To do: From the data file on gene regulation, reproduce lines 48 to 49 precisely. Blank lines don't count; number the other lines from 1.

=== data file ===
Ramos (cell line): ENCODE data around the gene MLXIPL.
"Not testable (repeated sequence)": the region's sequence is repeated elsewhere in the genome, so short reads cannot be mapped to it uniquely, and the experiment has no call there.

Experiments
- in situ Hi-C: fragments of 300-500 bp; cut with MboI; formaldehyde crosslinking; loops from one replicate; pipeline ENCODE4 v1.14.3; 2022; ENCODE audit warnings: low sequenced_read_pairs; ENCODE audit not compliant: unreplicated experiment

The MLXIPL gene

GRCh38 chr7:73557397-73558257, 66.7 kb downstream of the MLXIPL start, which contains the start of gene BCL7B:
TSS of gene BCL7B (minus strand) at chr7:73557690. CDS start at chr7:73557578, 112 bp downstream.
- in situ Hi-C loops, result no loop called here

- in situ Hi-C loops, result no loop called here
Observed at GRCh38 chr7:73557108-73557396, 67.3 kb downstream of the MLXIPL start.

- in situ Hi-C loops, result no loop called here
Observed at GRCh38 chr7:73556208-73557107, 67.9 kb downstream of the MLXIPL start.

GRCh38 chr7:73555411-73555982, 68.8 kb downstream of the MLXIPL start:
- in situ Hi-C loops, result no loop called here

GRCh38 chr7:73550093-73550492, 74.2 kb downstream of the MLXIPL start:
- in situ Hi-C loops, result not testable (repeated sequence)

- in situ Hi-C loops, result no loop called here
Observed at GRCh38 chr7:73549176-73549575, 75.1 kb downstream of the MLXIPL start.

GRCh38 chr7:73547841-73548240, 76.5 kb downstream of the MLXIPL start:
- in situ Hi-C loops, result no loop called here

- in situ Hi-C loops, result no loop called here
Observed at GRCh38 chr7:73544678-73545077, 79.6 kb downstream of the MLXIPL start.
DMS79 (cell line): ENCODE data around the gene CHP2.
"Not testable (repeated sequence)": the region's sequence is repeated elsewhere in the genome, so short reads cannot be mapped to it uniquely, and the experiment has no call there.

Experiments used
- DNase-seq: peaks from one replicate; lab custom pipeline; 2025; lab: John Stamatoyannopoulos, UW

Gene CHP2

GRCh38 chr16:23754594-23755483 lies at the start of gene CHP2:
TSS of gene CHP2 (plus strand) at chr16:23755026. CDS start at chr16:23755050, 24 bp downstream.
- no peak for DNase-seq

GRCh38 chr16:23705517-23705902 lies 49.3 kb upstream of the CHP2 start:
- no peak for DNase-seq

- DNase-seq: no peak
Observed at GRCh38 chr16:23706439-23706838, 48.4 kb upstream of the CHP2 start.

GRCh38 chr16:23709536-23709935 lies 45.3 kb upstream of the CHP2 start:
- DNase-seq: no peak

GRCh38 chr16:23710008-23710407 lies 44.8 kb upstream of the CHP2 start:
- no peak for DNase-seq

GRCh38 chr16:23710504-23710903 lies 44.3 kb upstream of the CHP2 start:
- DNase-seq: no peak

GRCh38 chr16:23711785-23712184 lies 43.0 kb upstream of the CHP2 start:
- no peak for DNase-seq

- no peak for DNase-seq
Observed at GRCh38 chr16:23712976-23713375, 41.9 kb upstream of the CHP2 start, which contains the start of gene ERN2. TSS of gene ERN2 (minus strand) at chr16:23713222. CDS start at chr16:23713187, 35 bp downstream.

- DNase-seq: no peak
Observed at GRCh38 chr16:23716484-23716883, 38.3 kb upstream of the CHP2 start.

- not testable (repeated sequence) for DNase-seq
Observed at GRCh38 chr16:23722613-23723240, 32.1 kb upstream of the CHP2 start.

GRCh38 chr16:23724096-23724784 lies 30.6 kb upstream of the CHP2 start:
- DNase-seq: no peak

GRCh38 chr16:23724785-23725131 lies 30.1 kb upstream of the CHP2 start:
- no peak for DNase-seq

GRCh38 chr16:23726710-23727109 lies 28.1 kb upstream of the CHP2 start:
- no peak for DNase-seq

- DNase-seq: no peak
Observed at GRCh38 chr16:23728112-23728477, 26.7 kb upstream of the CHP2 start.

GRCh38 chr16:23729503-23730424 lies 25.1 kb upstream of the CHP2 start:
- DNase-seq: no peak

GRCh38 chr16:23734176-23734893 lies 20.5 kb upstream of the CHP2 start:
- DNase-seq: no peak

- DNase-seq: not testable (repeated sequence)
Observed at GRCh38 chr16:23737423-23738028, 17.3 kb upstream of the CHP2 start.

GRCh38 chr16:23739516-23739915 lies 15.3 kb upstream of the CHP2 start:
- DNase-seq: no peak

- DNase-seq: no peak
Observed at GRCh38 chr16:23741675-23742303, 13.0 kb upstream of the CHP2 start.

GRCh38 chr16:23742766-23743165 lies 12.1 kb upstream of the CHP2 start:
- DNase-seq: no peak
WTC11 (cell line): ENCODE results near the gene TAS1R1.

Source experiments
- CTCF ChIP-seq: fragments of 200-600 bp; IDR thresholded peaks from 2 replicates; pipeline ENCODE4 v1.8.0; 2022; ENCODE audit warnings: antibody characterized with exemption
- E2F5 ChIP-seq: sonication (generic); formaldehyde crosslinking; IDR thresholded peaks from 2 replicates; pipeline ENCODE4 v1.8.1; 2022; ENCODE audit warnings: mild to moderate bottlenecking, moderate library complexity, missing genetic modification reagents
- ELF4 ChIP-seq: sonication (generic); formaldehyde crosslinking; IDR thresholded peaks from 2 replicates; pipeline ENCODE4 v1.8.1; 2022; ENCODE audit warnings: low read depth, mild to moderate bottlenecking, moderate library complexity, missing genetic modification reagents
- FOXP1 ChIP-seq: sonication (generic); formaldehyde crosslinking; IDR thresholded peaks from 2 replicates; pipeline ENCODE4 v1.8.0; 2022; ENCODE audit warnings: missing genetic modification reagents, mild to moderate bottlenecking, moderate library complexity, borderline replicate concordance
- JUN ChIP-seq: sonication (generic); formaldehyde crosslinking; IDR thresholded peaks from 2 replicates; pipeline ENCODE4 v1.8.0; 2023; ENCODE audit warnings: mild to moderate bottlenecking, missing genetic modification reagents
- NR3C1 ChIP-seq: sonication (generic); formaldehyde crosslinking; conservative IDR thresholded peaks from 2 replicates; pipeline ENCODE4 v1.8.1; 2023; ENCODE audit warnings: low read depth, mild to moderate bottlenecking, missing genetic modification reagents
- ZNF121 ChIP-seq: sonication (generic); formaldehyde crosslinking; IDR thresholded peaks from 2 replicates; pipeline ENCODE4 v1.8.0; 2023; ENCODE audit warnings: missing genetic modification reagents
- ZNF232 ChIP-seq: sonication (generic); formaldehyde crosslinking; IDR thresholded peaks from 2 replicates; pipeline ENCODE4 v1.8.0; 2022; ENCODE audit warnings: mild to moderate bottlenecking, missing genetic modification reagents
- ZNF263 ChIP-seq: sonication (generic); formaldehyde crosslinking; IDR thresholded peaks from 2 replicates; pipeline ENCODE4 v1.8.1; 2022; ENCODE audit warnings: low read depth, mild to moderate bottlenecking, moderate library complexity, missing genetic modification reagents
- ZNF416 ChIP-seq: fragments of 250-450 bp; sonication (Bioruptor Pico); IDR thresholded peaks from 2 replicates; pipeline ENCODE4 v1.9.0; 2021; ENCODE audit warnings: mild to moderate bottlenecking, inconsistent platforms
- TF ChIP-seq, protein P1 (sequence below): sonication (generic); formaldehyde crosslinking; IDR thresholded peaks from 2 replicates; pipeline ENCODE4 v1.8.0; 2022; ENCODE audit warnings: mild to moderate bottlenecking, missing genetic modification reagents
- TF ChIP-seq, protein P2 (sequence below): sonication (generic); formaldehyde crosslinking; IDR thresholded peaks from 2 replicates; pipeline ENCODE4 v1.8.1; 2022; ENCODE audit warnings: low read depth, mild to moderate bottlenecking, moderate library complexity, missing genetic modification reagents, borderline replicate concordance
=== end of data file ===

Observed at GRCh38 chr16:23722613-23723240, 32.1 kb upstream of the CHP2 start.

GRCh38 chr16:23724096-23724784 lies 30.6 kb upstream of the CHP2 start: